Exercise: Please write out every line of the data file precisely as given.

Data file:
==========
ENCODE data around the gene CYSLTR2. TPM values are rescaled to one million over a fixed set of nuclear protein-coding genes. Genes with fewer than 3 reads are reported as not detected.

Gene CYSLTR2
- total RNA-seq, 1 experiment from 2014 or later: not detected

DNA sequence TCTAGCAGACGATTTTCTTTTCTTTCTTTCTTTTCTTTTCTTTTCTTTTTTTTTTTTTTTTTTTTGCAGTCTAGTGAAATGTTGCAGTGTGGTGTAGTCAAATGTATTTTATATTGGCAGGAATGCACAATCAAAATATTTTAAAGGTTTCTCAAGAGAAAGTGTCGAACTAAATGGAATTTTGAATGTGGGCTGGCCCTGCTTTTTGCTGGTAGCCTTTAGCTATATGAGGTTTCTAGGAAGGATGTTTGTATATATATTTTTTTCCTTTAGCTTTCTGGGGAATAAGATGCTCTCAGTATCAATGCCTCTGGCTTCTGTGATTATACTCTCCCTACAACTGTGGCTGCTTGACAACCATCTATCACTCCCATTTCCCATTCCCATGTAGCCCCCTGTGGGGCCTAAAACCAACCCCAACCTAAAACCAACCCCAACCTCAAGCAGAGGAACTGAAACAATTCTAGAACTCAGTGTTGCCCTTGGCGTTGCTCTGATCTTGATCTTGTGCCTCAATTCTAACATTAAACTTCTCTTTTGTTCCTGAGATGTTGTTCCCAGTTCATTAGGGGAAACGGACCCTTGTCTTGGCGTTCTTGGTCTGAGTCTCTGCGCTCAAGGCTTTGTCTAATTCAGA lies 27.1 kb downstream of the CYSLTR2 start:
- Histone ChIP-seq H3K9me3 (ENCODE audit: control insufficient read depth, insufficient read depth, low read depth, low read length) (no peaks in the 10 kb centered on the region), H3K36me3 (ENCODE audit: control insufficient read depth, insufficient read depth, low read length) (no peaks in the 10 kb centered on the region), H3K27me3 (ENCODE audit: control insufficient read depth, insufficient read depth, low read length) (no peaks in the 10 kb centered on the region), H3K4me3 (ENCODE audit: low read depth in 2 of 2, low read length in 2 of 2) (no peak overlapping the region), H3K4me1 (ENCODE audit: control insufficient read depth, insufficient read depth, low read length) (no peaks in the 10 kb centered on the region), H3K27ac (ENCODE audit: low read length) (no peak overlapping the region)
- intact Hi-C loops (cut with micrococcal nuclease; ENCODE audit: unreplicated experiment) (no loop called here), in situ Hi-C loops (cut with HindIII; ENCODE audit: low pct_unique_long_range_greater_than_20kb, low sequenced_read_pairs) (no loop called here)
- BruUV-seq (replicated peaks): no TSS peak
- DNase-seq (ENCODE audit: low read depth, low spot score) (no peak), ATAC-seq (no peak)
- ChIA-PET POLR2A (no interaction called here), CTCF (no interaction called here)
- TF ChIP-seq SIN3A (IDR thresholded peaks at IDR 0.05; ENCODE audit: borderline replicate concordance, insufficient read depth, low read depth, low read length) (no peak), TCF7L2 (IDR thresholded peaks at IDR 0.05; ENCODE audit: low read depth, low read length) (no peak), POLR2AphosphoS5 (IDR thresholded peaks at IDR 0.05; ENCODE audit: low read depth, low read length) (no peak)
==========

ENCODE data around the gene CYSLTR2. TPM values are rescaled to one million over a fixed set of nuclear protein-coding genes. Genes with fewer than 3 reads are reported as not detected.

Gene CYSLTR2
- total RNA-seq, 1 experiment from 2014 or later: not detected

DNA sequence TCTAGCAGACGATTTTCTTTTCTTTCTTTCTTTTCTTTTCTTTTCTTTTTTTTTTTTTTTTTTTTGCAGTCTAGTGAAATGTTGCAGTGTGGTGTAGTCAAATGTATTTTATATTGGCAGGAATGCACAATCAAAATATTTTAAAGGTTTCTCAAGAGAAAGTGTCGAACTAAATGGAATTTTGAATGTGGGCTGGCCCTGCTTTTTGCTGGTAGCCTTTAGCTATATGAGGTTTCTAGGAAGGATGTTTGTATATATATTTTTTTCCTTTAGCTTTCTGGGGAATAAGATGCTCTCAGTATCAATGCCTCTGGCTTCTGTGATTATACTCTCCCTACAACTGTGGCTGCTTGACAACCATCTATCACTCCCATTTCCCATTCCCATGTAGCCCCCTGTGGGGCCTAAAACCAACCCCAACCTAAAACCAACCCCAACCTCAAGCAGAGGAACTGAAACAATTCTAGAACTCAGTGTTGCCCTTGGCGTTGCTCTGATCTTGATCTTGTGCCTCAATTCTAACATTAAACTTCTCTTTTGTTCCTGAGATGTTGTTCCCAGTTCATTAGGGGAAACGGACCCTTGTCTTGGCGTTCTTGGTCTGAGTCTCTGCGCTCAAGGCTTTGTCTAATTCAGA lies 27.1 kb downstream of the CYSLTR2 start:
- Histone ChIP-seq H3K9me3 (ENCODE audit: control insufficient read depth, insufficient read depth, low read depth, low read length) (no peaks in the 10 kb centered on the region), H3K36me3 (ENCODE audit: control insufficient read depth, insufficient read depth, low read length) (no peaks in the 10 kb centered on the region), H3K27me3 (ENCODE audit: control insufficient read depth, insufficient read depth, low read length) (no peaks in the 10 kb centered on the region), H3K4me3 (ENCODE audit: low read depth in 2 of 2, low read length in 2 of 2) (no peak overlapping the region), H3K4me1 (ENCODE audit: control insufficient read depth, insufficient read depth, low read length) (no peaks in the 10 kb centered on the region), H3K27ac (ENCODE audit: low read length) (no peak overlapping the region)
- intact Hi-C loops (cut with micrococcal nuclease; ENCODE audit: unreplicated experiment) (no loop called here), in situ Hi-C loops (cut with HindIII; ENCODE audit: low pct_unique_long_range_greater_than_20kb, low sequenced_read_pairs) (no loop called here)
- BruUV-seq (replicated peaks): no TSS peak
- DNase-seq (ENCODE audit: low read depth, low spot score) (no peak), ATAC-seq (no peak)
- ChIA-PET POLR2A (no interaction called here), CTCF (no interaction called here)
- TF ChIP-seq SIN3A (IDR thresholded peaks at IDR 0.05; ENCODE audit: borderline replicate concordance, insufficient read depth, low read depth, low read length) (no peak), TCF7L2 (IDR thresholded peaks at IDR 0.05; ENCODE audit: low read depth, low read length) (no peak), POLR2AphosphoS5 (IDR thresholded peaks at IDR 0.05; ENCODE audit: low read depth, low read length) (no peak)